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Models of Workplace Incivility: The Relationships to Instigated Incivility and Negative Outcomes

Holm, Kristoffer LU ; Torkelson, Eva LU and Bäckström, Martin LU (2015) In BioMed Research International 2015.
Abstract
The aim of the study was to investigate workplace incivility as a social process, examining its components and relationships to both instigated incivility and negative outcomes in the form of well-being, job satisfaction, turnover intentions, and sleeping problems. The different components of incivility that were examined were experienced and witnessed incivility from coworkers as well as supervisors. In addition, the organizational factors, social support, control, and job demands, were included in the models. A total of 2871 (2058 women and 813 men) employees who were connected to the Swedish Hotel and Restaurant Workers Union completed an online questionnaire. Overall, the results from structural equation modelling indicate that whereas... (More)
The aim of the study was to investigate workplace incivility as a social process, examining its components and relationships to both instigated incivility and negative outcomes in the form of well-being, job satisfaction, turnover intentions, and sleeping problems. The different components of incivility that were examined were experienced and witnessed incivility from coworkers as well as supervisors. In addition, the organizational factors, social support, control, and job demands, were included in the models. A total of 2871 (2058 women and 813 men) employees who were connected to the Swedish Hotel and Restaurant Workers Union completed an online questionnaire. Overall, the results from structural equation modelling indicate that whereas instigated incivility to a large extent was explained by witnessing coworker incivility, negative outcomes were to a high degree explained by experienced supervisor incivility via mediation through perceived low social support, low control, and high job demands. Unexpectedly, the relationships between incivility (experienced coworker and supervisor incivility, as well as witnessed supervisor incivility) and instigated incivility were moderated by perceived high control and high social support. The results highlight the importance of including different components of workplace incivility and organizational factors in future studies of the area. (Less)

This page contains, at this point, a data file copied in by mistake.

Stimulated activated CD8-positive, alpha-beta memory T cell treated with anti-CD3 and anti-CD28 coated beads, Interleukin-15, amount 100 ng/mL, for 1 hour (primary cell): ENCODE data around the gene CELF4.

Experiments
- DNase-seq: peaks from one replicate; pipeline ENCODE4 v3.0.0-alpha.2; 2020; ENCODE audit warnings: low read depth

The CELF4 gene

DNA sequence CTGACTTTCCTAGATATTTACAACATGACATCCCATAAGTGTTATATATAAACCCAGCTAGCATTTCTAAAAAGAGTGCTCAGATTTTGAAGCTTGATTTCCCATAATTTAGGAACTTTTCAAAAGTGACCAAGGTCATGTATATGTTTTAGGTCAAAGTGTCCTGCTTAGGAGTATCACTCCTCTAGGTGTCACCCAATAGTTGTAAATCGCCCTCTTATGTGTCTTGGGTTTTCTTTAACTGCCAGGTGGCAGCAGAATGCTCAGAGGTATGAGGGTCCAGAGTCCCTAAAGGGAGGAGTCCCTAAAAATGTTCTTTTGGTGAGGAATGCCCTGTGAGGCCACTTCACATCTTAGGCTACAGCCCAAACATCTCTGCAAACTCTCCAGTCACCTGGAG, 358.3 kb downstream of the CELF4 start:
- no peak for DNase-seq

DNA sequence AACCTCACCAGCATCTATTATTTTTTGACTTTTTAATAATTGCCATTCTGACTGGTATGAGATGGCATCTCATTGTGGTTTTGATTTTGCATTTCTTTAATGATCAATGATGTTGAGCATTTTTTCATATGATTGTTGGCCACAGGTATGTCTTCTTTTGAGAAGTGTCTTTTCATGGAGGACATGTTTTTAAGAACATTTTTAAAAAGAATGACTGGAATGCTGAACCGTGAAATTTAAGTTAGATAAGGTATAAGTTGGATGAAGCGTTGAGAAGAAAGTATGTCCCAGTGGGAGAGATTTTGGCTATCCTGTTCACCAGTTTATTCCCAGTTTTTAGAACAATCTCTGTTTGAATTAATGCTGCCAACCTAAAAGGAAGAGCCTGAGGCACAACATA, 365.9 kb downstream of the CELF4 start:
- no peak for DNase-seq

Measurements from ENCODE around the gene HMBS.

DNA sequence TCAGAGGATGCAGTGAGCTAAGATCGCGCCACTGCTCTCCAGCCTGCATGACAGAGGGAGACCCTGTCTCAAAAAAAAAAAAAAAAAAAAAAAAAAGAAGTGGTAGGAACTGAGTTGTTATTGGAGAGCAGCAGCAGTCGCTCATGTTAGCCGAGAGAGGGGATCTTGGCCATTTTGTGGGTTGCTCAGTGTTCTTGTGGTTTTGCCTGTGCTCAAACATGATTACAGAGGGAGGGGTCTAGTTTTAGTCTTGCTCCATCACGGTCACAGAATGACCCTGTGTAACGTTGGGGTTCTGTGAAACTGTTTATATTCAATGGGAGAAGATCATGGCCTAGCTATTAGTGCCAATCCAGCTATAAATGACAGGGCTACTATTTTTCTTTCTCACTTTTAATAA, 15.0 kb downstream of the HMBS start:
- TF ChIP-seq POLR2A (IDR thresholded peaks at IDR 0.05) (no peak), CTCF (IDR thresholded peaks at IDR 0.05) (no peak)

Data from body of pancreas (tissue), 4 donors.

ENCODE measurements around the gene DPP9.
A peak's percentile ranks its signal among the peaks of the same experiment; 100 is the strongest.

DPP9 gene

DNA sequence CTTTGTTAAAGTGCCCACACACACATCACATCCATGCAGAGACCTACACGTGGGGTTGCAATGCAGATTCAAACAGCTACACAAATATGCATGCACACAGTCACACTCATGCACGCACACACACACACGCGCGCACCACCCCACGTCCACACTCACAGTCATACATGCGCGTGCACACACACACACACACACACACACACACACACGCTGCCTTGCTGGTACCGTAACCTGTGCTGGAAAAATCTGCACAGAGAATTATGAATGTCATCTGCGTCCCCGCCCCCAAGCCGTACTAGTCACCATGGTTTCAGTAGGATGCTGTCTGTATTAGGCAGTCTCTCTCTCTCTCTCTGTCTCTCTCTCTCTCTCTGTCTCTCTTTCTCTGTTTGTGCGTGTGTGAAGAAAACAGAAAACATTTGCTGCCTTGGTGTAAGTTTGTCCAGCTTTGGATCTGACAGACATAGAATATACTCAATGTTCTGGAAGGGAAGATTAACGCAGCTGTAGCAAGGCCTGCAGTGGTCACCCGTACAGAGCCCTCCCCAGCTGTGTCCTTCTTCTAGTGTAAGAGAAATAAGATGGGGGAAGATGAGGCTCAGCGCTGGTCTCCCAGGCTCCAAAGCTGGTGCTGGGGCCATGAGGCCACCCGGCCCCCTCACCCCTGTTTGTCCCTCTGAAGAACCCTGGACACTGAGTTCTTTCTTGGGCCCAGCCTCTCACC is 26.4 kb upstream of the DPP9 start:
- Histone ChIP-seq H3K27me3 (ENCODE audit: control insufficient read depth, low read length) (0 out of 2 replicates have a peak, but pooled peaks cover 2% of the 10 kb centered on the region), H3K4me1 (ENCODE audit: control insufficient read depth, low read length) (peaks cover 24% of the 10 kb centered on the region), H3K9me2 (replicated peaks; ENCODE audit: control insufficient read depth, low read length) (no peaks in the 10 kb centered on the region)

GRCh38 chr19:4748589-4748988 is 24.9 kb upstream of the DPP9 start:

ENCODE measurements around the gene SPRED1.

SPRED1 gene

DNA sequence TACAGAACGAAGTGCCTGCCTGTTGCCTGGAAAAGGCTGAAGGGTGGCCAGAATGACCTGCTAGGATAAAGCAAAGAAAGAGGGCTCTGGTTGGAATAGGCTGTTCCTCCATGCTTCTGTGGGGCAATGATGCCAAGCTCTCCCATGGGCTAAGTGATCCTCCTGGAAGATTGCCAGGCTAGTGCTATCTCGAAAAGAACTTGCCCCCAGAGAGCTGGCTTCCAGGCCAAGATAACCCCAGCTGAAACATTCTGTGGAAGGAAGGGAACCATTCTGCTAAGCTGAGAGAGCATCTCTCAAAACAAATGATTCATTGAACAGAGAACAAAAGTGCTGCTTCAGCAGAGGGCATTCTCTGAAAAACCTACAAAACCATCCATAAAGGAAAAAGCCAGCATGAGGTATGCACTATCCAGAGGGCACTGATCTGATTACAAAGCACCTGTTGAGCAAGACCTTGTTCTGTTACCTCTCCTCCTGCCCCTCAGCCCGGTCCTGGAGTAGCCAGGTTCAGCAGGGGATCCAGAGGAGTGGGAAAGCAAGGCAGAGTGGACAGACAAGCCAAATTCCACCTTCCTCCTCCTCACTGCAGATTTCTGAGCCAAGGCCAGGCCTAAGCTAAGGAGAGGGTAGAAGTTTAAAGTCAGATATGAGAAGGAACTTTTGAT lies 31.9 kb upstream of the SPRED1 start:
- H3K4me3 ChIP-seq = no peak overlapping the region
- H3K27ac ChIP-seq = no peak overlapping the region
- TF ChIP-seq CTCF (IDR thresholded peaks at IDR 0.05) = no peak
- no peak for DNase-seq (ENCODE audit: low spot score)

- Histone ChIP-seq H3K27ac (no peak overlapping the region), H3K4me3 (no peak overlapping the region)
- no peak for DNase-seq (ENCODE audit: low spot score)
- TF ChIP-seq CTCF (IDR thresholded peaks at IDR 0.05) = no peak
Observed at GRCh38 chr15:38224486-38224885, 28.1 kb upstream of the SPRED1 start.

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author
organization
publishing date
type
Contribution to journal
publication status
published
subject
keywords
Workplace incivility, social process, instigated incivility, negative outcomes
in
BioMed Research International
volume
2015
publisher
Hindawi Publishing Corporation
external identifiers
  • pmid:26557714
  • wos:000364087400001
  • scopus:84947086997
ISSN
2314-6133
DOI
10.1155/2015/920239
project
Incivility as a social process in the organization
language
English
LU publication?
yes
id
b7ac6045-55ae-4112-a71a-618b6a80dde2 (old id 8083355)
date added to LUP
2015-10-23 09:25:51
date last changed
2017-08-27 03:17:29
@article{b7ac6045-55ae-4112-a71a-618b6a80dde2,
  abstract     = {The aim of the study was to investigate workplace incivility as a social process, examining its components and relationships to both instigated incivility and negative outcomes in the form of well-being, job satisfaction, turnover intentions, and sleeping problems. The different components of incivility that were examined were experienced and witnessed incivility from coworkers as well as supervisors. In addition, the organizational factors, social support, control, and job demands, were included in the models. A total of 2871 (2058 women and 813 men) employees who were connected to the Swedish Hotel and Restaurant Workers Union completed an online questionnaire. Overall, the results from structural equation modelling indicate that whereas instigated incivility to a large extent was explained by witnessing coworker incivility, negative outcomes were to a high degree explained by experienced supervisor incivility via mediation through perceived low social support, low control, and high job demands. Unexpectedly, the relationships between incivility (experienced coworker and supervisor incivility, as well as witnessed supervisor incivility) and instigated incivility were moderated by perceived high control and high social support. The results highlight the importance of including different components of workplace incivility and organizational factors in future studies of the area.},
  articleno    = {920239},
  author       = {Holm, Kristoffer and Torkelson, Eva and Bäckström, Martin},
  issn         = {2314-6133},
  keyword      = {Workplace incivility,social process,instigated incivility,negative outcomes},
  language     = {eng},
  publisher    = {Hindawi Publishing Corporation},
  series       = {BioMed Research International},
  title        = {Models of Workplace Incivility: The Relationships to Instigated Incivility and Negative Outcomes},
  url          = {http://dx.doi.org/10.1155/2015/920239},
  volume       = {2015},
  year         = {2015},
}